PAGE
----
A Short Course in Evaluation of Pupil Sizes
In the case of brain injury (concussion, for example) the pupils sometimes give us information about where and how severely the brain might be effected.
Normal Responses to Light and dark
There are two main pupillary responses to light, the Direct and Indirect.
When a light is shined into the eye, its strongest reaction is from the Direct Response, and is just what you expect: the pupil should get smaller when a light is shined directly into it. The Indirect Response is when fellow eye sends messages to the tested eye, telling it to dilate again, because the fellow eye is still in the dark.
The Direct Response of the pupil to its own environment should always be the stronger, over the Indirect Response.
Look at both pupils in normal room light, to get an idea of two things: How large or small they are under usual conditions, and if they are roughly equal in size when compared.
Darken the room and wait one or two minutes for the pupils to adapt to the darkness. The expected response here is that both pupils will dilate (expand) to allow more light into the eye under low light conditions.
- Using a narrow-beam bright flashlight such as a penlight (NOT a laser pointer!), shine the light into either eye, but not into the other one just yet. It is not necessary that the patient cover the other eye, just that light isn’t allowed to cross the bridge of the nose into the other eye.
- Watch the pupil as you shine the light into the eye; it should start out somewhat larger to begin with than it was in normal room light. (Exactly how large depends on a lot of other factors, like how dim the room is, and how bright the light is, and any meds the person may be using, so don’t worry about exactly HOW large, just that it is larger than “normal” for that eye.)
- As the pupil reacts to the bright light, its normal response will be to get smaller. This first Direct Response is the pupil reacting to the dimness of the room and then to the bright light. There should be a rapid decrease in pupil size, and then, as the tester watches without removing the light just yet, it will get slightly larger and “bounce” its size up and down a little bit. This is normal and expected
- As the light is kept on the first eye for several seconds, the pupil should maintain its smaller size (with small variations as it “bounces” slightly), and should not get significantly larger as you watch.
- Remove the light and wait a few seconds for the eyes to equalize in the dim light again, and test the second eye as you did the first. Again, expected response is for both pupils to get larger in the dimness, and then to react quickly and strongly to the bright light by getting smaller and then bouncing a little as you watch.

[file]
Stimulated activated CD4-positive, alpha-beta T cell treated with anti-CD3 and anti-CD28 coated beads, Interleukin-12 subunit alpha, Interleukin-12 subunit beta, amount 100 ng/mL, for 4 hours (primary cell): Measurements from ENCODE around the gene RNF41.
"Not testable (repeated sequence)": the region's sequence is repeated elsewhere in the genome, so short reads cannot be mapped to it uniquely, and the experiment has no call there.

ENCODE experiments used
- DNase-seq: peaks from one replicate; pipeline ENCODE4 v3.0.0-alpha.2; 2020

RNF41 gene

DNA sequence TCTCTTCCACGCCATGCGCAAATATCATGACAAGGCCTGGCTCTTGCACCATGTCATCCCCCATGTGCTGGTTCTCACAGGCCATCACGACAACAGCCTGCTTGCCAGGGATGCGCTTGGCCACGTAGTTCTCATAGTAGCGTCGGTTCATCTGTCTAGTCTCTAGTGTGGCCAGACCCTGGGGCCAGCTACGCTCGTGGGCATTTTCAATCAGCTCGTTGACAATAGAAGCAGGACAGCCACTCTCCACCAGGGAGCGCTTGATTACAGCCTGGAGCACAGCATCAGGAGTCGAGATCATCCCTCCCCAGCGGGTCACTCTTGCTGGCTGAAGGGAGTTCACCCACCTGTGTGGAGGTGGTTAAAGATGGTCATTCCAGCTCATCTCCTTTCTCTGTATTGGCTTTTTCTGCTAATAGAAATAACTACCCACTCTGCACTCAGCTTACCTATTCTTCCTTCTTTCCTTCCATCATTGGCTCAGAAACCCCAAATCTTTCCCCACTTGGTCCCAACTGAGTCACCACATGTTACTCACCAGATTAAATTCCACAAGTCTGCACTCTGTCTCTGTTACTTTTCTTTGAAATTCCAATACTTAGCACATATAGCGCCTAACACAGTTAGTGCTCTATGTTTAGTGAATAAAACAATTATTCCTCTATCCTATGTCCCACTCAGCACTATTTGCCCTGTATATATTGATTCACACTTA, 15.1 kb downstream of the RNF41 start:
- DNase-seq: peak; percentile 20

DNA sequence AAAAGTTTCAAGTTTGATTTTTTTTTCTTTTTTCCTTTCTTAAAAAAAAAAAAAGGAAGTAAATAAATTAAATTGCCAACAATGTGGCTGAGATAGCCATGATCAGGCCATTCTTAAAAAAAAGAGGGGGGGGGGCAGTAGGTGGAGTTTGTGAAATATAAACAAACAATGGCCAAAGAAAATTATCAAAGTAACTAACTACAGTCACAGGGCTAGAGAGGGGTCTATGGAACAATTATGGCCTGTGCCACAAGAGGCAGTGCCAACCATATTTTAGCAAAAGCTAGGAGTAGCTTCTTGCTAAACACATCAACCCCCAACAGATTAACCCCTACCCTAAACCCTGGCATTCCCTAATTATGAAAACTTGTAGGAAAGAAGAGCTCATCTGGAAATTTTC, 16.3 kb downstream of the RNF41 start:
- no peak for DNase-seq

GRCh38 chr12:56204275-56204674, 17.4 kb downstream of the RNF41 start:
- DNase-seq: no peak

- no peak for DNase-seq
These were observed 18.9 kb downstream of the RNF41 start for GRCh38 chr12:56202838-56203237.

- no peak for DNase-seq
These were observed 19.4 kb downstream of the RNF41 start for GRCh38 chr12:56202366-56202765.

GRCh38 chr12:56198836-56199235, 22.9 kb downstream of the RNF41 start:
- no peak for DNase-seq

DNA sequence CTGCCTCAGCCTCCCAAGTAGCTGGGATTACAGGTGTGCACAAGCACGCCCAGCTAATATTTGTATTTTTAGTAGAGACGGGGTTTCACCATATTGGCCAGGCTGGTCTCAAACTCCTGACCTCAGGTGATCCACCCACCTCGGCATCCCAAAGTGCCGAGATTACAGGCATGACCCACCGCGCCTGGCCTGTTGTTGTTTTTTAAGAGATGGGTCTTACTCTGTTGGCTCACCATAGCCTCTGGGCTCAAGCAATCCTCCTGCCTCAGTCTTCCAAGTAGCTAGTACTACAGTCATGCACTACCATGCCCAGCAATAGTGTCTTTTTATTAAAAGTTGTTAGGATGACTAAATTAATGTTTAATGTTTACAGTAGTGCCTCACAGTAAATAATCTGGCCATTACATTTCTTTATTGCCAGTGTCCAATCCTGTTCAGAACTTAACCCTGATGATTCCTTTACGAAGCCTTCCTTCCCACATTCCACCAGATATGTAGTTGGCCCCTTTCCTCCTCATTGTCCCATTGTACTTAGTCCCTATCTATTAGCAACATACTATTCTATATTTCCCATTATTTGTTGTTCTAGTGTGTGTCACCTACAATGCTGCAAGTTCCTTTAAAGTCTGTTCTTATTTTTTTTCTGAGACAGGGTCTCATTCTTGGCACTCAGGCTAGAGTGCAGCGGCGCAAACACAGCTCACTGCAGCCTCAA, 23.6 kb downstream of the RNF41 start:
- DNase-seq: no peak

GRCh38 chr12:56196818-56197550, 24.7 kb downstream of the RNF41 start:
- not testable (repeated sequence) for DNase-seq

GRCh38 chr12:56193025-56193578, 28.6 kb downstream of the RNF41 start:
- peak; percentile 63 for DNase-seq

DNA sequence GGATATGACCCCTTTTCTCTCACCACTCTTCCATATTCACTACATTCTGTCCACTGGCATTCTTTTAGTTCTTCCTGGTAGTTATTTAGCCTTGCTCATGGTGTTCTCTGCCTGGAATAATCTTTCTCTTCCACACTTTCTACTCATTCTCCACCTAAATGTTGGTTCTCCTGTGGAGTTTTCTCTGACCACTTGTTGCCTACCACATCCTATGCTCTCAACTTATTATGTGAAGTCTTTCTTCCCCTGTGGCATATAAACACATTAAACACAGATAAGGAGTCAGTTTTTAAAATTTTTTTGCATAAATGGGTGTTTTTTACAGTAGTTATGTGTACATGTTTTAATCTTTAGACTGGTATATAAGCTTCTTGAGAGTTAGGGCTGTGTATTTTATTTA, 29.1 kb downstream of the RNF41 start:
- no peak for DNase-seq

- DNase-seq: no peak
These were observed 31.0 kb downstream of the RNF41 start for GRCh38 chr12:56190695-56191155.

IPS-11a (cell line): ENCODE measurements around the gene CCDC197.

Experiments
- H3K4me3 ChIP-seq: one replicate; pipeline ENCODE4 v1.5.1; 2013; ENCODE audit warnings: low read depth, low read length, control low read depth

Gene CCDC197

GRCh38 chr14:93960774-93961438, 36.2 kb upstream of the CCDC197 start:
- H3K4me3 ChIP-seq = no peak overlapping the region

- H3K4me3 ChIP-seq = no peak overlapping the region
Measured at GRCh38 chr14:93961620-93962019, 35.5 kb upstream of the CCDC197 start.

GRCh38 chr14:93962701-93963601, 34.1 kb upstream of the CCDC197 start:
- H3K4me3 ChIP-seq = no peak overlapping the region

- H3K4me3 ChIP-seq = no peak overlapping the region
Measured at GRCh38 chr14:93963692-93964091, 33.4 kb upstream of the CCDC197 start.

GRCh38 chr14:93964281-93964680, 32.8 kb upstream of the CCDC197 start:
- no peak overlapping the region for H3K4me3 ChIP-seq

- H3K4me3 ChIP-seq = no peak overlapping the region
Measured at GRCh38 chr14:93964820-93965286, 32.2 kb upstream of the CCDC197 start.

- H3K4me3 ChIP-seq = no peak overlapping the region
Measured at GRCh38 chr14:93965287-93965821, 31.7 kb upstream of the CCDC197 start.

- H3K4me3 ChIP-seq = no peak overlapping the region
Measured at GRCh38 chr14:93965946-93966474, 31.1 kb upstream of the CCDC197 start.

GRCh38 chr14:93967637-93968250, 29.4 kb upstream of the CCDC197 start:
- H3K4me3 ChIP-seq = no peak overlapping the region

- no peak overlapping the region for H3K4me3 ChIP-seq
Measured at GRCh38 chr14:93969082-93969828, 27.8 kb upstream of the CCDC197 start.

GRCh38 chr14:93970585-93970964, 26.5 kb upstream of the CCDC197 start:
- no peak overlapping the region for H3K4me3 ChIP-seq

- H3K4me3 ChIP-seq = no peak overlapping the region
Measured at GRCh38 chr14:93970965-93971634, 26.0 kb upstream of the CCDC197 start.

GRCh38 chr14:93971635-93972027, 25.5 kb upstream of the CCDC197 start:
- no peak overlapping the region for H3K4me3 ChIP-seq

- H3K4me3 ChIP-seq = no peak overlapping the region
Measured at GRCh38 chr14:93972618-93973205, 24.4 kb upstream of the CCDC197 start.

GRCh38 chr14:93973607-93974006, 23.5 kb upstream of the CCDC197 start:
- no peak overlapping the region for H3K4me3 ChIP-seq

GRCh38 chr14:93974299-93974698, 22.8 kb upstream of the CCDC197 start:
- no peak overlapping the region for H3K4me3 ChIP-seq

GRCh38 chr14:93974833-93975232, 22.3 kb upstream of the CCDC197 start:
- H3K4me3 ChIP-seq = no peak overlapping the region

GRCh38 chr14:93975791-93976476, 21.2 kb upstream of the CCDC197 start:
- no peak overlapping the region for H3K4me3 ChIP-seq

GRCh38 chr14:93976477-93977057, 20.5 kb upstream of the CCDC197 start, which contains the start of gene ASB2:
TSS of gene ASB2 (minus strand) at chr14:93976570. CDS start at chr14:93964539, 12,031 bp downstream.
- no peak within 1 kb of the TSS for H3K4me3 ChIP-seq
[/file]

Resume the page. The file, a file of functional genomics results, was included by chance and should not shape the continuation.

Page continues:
- Watch the pupils with the bright light on each eye for several seconds. Expected results are that each pupil should maintain its contraction from the bright light, with slight variations and size “bounce.”
- Take the time needed to allow the pupils to react, both to the light and to the dimness in the room. Pupils do not react instantaneously, and require at least a little time to expand and contract.
Expected Result: Pupils are equal in size, right to left, and react equally to bright light shined directly into the eye by contracting quickly and then re-dilating slightly, bouncing in size.
The Indirect Response comes from the fellow eye, still in dim light, trying to get the tested eye to expand again, because the fellow eye is still in dim light conditions. The small amount of pupil enlargement after the initial contraction from the bright light, and the “bouncing” pupil size are both due to the indirect response. This is normal and expected.
The pupils, as already stated, should be equal in size, shape (round) and reaction to bright and dim light. Both Direct Response and Indirect Response should be present and equal. The reaction to bright light – the Direct Response – should always override that coming in from the fellow eye – the Indirect Response, but both Direct and Indirect should be present and equal.
Any variation in this should be noted. Unequal pupil size and/or reaction to light and dark conditions are possible cause for concern.
A small percentage of the population has unequal pupils, known as essential anisocoria, but the reactions to light and dark, direct and indirect, should still be present and equal, allowing for the difference in starting pupil size, (which is usually less than 2 mm or so). Some people may already be aware that their pupils are always slightly different, but for some, the first notation of unequal pupils only comes after a head injury and can make it difficult to differentiate from essential anisocoria. In general, pupils that are two or more millimeters different in size should be evaluated in more detail by an eyecare practitioner.